By Henry Umoru
ABUJA— DEPUTY Senate President, Ike Ekweremadu, has said if the Commonwealth must outgrow its present position, achieve prosperity, peace, security, and sustainable development, it must address the issues of inequity, natural resource depletion, and disrespect for human rights and rule of law.
According to Ekweremadu, it is high time the Commonwealth transcended the Commonwealth of Nations to Commonwealth of People to ensure that everybody counted.
He stated this in London, yesterday, while addressing the opening session of the inaugural Commonwealth Parliamentarians’ Forum currently engaging on the agenda themes of the Commonwealth Heads of State and Government Meeting, CHOGM, scheduled for London in April this year.
In a statement, yesterday, by his Special Adviser, Media, Uche Anichukwu, the Deputy Senate President commended CHOGM 2018 for focusing on boosting intra-Commonwealth trade and investment, increasing cooperation on the war against global terrorism and organised crimes, building member states’ resilence to deal with the effects of climate change, and promoting democratic values across member nations.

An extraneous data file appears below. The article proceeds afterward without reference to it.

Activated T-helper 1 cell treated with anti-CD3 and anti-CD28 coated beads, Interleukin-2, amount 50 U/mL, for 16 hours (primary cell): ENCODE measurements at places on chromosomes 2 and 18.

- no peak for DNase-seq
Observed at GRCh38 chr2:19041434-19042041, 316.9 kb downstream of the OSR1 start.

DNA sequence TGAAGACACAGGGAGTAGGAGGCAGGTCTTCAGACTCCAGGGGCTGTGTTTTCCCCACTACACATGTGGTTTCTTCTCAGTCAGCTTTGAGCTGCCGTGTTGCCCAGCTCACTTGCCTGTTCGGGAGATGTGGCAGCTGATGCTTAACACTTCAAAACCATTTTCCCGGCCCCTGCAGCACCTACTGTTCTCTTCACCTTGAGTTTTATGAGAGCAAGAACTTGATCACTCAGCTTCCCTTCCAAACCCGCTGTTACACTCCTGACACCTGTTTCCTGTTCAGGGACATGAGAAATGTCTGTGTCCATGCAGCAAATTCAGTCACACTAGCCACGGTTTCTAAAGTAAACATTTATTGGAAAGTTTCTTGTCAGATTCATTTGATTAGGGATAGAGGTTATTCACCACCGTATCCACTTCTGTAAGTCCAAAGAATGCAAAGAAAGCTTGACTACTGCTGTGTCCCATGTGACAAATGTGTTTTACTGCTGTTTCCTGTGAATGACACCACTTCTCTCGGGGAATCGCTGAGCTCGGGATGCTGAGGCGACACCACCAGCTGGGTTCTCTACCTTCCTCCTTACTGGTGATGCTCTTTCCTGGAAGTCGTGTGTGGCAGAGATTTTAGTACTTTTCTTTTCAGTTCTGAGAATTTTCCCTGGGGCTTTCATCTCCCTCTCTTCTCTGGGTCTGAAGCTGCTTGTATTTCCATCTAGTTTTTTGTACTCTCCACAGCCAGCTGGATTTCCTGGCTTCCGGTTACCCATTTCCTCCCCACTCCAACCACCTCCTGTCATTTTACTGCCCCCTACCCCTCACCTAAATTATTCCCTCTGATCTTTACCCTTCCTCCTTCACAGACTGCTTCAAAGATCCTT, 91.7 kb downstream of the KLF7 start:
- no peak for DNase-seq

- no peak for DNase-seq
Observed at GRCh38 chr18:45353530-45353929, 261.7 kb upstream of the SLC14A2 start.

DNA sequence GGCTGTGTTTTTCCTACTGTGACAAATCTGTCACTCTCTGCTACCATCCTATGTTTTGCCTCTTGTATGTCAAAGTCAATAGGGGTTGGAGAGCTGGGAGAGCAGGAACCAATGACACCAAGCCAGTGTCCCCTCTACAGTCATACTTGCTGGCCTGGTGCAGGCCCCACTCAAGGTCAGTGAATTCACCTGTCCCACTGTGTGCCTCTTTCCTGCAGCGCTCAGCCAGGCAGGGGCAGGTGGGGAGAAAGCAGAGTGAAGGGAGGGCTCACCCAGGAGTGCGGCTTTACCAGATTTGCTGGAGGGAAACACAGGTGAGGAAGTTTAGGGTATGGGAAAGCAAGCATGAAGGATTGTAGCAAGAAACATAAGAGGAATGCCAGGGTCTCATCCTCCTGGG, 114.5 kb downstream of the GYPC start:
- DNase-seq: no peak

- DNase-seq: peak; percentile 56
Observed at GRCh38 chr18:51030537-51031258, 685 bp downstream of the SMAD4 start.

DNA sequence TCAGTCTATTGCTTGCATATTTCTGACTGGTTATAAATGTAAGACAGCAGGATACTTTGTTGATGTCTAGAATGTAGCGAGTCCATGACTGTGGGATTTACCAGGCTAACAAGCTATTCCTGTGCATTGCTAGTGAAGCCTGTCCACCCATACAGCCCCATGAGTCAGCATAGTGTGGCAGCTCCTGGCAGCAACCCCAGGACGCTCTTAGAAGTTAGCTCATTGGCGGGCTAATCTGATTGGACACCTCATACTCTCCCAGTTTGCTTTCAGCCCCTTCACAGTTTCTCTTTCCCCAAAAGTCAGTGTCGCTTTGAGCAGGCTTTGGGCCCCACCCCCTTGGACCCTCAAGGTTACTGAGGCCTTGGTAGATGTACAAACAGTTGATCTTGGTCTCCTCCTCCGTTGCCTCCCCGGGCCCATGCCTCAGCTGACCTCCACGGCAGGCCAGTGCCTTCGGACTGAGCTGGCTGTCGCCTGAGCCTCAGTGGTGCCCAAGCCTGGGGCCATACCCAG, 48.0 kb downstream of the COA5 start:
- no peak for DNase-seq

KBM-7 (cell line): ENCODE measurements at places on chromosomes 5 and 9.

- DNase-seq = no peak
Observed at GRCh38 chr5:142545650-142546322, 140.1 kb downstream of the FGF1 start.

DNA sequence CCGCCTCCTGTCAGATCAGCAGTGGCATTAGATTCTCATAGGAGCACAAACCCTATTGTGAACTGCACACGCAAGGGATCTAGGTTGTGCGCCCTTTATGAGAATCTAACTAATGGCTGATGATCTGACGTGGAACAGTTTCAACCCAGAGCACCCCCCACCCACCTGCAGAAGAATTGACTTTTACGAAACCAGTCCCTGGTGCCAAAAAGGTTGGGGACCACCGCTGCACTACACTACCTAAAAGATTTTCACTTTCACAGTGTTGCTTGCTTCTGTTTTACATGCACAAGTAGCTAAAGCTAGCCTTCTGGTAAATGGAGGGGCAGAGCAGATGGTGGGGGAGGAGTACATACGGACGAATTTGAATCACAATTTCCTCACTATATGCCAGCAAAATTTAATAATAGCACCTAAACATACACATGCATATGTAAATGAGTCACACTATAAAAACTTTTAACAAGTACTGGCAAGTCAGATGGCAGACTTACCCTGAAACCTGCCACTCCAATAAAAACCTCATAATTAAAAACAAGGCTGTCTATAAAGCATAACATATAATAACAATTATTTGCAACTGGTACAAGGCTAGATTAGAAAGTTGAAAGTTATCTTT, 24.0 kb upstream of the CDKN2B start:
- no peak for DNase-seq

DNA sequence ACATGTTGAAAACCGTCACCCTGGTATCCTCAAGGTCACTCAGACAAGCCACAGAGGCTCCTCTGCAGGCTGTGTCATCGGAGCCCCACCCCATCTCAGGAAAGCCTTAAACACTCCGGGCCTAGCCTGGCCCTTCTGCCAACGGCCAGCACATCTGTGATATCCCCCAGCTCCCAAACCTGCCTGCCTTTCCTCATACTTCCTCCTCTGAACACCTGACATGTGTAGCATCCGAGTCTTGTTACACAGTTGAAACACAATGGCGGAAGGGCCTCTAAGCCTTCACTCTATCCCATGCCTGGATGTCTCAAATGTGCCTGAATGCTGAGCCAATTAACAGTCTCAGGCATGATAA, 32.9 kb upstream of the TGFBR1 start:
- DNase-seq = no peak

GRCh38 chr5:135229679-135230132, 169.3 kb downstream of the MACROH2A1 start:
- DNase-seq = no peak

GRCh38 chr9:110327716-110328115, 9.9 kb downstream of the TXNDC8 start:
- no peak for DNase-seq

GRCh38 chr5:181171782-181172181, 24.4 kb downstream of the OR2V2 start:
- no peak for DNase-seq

Ekweremadu said: “The truth is that the world may never enjoy true prosperity and sustainability in the absence of security, justice, and fairness. Security itself is a direct derivative of fairness and prosperity.
“So long as there is injustice, unequal or unfair distribution of resources, opportunities, and prosperity; so long as unabated hunger, poverty, and preventable diseases pillage the overwhelming majority, for so long will peace and security continue to elude the world.
“Importantly, the insecurity of a part is the insecurity of the whole. The rule is that when evil men and women conspire, the good men and women must congregate, and always keep steps ahead.”
He described the protracted Boko Haram insurgency and herdsmen/farmers crises as practical examples of how natural resource depletion and inequality adversely affect security and prosperity.
He explained: “Lake Chad, which is a major source of livelihood for parts of Niger Republic, Chad, Nigeria, and Cameroon has shrunk from 25,000 square kilometres in the 1960s to just 2,500 square kilometres today.”